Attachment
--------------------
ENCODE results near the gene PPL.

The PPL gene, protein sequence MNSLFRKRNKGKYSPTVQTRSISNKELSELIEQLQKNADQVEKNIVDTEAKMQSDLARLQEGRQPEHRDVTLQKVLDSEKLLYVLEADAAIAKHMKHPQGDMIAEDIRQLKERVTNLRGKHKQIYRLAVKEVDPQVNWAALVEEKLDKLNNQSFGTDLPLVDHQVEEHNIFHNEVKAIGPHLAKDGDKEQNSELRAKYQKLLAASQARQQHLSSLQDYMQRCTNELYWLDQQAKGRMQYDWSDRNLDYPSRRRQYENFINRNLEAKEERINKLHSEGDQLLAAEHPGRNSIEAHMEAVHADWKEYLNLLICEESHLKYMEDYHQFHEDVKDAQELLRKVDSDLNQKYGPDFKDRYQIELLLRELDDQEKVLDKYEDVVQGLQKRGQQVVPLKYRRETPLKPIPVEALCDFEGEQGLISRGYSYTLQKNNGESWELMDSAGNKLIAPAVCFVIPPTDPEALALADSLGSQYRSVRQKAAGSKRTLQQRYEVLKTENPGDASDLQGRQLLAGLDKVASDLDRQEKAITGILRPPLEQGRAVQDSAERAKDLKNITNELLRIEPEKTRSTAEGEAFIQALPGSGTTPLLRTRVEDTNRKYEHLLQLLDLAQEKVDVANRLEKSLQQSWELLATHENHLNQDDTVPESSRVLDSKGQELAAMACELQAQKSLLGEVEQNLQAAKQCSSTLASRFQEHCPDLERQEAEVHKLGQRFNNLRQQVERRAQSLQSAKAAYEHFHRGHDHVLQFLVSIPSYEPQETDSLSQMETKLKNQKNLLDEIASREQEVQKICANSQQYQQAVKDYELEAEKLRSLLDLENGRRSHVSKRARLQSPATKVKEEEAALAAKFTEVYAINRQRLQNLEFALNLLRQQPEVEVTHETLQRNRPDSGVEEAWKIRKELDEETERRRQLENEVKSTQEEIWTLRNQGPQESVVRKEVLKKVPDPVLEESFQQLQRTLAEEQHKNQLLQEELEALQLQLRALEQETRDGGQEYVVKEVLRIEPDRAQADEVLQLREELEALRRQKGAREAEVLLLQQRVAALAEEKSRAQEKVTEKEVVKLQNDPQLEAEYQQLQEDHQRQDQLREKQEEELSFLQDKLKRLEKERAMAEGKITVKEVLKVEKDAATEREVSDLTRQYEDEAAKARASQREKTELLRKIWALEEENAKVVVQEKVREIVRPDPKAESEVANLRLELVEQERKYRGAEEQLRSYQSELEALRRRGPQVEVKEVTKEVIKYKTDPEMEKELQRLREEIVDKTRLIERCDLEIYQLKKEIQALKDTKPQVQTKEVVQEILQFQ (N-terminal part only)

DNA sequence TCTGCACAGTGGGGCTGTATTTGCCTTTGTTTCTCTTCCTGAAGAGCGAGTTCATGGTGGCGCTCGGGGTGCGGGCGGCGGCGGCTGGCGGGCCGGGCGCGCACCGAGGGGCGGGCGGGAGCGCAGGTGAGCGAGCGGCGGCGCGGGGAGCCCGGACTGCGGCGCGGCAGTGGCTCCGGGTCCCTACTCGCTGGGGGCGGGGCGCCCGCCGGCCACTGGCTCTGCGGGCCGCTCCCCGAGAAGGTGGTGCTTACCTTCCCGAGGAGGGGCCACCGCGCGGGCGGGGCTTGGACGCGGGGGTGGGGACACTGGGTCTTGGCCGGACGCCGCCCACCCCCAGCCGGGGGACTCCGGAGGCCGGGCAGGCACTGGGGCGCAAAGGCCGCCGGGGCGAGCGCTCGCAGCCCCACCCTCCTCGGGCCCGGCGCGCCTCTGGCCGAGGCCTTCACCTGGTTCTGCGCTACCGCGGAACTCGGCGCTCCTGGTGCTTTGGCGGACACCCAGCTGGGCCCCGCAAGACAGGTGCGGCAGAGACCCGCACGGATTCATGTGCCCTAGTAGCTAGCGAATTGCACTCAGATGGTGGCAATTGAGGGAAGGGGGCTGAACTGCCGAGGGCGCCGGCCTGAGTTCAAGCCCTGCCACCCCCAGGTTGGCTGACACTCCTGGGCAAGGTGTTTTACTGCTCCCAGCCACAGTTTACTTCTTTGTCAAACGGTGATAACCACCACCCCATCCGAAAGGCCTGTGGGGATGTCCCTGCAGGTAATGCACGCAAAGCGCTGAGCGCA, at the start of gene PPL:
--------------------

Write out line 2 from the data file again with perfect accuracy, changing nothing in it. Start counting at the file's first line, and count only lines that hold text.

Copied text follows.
The PPL gene, protein sequence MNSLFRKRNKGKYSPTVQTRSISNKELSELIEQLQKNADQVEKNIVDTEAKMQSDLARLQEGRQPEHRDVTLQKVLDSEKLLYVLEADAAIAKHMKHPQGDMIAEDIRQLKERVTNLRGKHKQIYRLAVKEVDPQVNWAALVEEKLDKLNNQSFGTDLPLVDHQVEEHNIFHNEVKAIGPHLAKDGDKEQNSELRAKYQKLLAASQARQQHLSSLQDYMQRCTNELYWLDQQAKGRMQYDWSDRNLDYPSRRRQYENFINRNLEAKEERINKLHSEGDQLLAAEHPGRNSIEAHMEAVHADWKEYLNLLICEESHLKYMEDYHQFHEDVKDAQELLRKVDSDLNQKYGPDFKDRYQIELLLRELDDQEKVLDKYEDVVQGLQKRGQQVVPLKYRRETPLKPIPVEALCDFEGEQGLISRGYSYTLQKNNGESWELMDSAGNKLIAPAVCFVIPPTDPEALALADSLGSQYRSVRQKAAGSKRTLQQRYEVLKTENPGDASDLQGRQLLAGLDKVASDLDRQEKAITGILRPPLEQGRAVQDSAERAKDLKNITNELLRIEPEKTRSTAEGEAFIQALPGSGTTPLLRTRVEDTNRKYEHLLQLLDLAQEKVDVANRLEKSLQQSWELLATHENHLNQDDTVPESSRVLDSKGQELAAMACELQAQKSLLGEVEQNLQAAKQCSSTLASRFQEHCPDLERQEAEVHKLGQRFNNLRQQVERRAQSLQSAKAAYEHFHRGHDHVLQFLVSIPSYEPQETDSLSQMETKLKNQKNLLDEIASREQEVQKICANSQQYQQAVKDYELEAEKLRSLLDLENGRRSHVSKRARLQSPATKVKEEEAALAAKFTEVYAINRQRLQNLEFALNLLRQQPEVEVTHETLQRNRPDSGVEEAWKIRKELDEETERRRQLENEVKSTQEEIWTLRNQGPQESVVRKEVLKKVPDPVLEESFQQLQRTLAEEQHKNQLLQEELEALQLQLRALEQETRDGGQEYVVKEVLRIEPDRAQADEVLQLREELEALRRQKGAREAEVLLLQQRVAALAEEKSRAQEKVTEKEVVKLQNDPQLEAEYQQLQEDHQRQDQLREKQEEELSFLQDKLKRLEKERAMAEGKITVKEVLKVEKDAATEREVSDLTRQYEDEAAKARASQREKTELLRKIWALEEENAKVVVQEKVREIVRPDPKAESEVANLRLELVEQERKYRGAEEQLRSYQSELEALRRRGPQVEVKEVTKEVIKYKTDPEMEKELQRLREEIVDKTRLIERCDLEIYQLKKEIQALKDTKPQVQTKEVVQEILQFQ (N-terminal part only)